With a solemn Mass of Christian Burial, faithful from Harrisburg, Philadelphia and beyond filled Holy Name of Jesus Church to offer the ultimate prayer for Bishop Joseph P. McFadden, who died suddenly of a heart attack May 2 while in Philadelphia to attend a meeting of the state’s bishops.
A congregation of nearly 2,000 mourners filled the pews and the extra chairs set up for the Mass. Among them were Cardinal Justin Rigali, Archbishop Charles Chaput and other archbishops, bishops — including most of Pennsylvania’s Catholic bishops — priests, deacons, religious sisters, lay faithful and people from other faith traditions.
Numerous civic officials also attended, including Gov. Tom Corbett and Lt. Gov. Jim Cawley.
Prelude music reflected the bishop’s Irish roots. Members of his family could be heard singing the chorus to “Hymn to Our Lady of Knock,” as the congregation sat in prayerful silence.
Archbishop Chaput was the principal celebrant of the Mass, which was broadcast on local and national television and radio stations. Coverage of the Mass was also broadcast in Ireland, where the bishop’s family roots run deep.
Allentown Bishop John O. Barres preached the homily. (See the full homily here.)
As Mass began, Archbishop Carlo Maria Vigano, papal nuncio to the United States, expressed the condolences of Pope Francis.
“The Holy Father was saddened to learn of the untimely death of Bishop Joseph Patrick McFadden and he offers heartfelt condolences to the clergy, religious and lay faithful of the Diocese of Harrisburg as well as to the late Bishop’s family and friends,” Archbishop Vigano said. “With gratitude for the many graces which accompanied Bishop McFadden’s years of priestly and episcopal ministry, his Holiness joins those present at the Mass of Christian Burial in commending his soul to the loving mercy of Christ the Good Shepherd and cordially imparts the apostolic blessing as a pledge of consolation and peace in the Lord.”
In his homily, Bishop Barres spoke of Bishop McFadden as a champion of Catholic education and the new evangelization.
“He always had a clear-sighted and realistic view of the financial, marketing, demographic and enrollment challenges of 21st century Catholic education but he had, at the same time, a Churchillian courage and winning spirit in addressing those challenges,” he said. “He inspired so many of us around the country to believe in the future of Catholic education as one of the most important pillars of the new evangelization.”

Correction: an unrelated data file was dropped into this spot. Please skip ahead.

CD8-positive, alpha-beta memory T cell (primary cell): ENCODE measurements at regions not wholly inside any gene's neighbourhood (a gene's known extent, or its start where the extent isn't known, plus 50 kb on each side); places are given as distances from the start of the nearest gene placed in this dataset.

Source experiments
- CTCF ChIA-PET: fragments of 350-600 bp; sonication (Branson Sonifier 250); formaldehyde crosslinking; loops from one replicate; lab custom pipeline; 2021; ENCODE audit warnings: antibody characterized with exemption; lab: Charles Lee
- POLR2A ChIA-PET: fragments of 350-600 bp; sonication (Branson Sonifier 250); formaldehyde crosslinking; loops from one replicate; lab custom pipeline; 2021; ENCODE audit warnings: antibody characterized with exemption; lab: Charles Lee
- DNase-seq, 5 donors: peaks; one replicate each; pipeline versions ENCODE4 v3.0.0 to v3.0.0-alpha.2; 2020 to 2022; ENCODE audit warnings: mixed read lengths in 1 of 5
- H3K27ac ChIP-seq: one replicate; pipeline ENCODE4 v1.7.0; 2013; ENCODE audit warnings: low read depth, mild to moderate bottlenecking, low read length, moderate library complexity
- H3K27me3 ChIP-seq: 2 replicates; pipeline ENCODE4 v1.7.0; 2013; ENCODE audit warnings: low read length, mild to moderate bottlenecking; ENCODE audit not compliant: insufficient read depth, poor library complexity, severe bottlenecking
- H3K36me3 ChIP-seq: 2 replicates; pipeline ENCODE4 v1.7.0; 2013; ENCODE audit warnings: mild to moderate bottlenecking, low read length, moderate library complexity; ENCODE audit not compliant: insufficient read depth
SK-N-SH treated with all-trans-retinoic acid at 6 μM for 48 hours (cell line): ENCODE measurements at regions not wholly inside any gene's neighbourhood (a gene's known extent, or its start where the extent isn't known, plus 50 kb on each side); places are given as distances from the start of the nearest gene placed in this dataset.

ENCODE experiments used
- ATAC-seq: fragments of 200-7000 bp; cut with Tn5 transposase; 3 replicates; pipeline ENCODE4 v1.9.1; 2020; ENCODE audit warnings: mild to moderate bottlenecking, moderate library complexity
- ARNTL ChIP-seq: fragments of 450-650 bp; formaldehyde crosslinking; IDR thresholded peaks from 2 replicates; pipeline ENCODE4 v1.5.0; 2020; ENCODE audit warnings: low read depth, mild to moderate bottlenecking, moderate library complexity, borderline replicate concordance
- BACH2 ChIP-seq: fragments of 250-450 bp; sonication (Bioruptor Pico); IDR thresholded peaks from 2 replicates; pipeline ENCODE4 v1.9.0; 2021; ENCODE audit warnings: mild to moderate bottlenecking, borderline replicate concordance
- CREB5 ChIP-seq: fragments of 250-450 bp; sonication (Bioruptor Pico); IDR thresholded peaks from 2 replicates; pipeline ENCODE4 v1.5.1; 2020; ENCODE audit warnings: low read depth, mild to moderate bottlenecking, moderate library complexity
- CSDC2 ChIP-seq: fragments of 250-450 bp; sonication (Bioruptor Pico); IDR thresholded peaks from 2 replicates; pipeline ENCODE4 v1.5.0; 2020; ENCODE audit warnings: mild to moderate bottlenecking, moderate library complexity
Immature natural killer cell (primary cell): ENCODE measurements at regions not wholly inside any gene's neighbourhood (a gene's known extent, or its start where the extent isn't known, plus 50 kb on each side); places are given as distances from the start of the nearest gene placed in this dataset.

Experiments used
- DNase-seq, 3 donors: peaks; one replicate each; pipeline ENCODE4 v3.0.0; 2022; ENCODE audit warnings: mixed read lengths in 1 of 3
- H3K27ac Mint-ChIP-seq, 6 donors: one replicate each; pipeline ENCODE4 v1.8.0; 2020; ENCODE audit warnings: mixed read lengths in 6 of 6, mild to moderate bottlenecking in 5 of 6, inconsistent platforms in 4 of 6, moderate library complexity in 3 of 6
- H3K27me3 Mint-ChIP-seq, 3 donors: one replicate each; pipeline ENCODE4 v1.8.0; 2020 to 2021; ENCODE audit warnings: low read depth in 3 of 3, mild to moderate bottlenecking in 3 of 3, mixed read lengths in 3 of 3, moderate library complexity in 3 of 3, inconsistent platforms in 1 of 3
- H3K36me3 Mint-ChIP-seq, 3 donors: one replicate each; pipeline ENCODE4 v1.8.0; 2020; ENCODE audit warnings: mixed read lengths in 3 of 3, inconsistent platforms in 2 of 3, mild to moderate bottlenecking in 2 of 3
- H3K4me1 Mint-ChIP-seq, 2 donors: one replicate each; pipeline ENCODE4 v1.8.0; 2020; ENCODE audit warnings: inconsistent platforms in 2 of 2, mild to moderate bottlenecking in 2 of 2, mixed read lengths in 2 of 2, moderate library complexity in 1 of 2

Bishop Barres said Bishop McFadden “had an enormous effect on more people than we can ever really know. He was profound, wise, completely devoted to his loving, extended family, realistic, caring, funny, engaged, determined, energetic, zealous and intelligent,” he said. “But most of all, in all of his endeavors, he was a completely devoted follower of Jesus Christ, our Lord and Savior, the Way, the Truth and the Life, the Resurrection and the Life.”
As the faithful of the Diocese of Harrisburg mourned the death of Bishop McFadden – who was installed as the tenth bishop of the diocese on Aug. 18, 2010 – they shared stories of ways in which he had touched their lives.
Maureen Gerzewski of St. Rose of Lima Parish in York, Pa., said she was blessed to have seen Bishop McFadden five days before his death, as he celebrated the diocese’s annual Mass to recognize the gifts of people with disabilities.
At this year’s Mass, held at Holy Name of Jesus Church, Gerzewski’s children Joseph, 17, and Kristen, 18, took part as altar servers.
Joseph, who has cognitive disabilities, shared a positive exchange with the bishop during a reception after that Mass, and it touched his mother’s heart.
“Bishop McFadden came over to my son and greeted him, ‘Hey Joseph, how are you doing?’ He knew my son by name, and I was just so impressed.”
Alexandra Parisi, a freshman at Trinity High School in Camp Hill, Pa., received the sacrament of confirmation from Bishop McFadden and served for him at a number of Masses as an altar server.
“He was so good with us young people, and always had a sense of humor,” she said. “He was so outgoing with us, and because of that he really got across the message of Jesus.”
Her lasting impression of Bishop McFadden will be the words with which he concluded his homilies: Pray for me as I pray for you.
“Ever since I first heard him say that, I’ve written it at the bottom of all the letters that I send,” she said.
Jen Reed is managing editor of The Catholic Witness, newspaper of the Diocese of Harrisburg.
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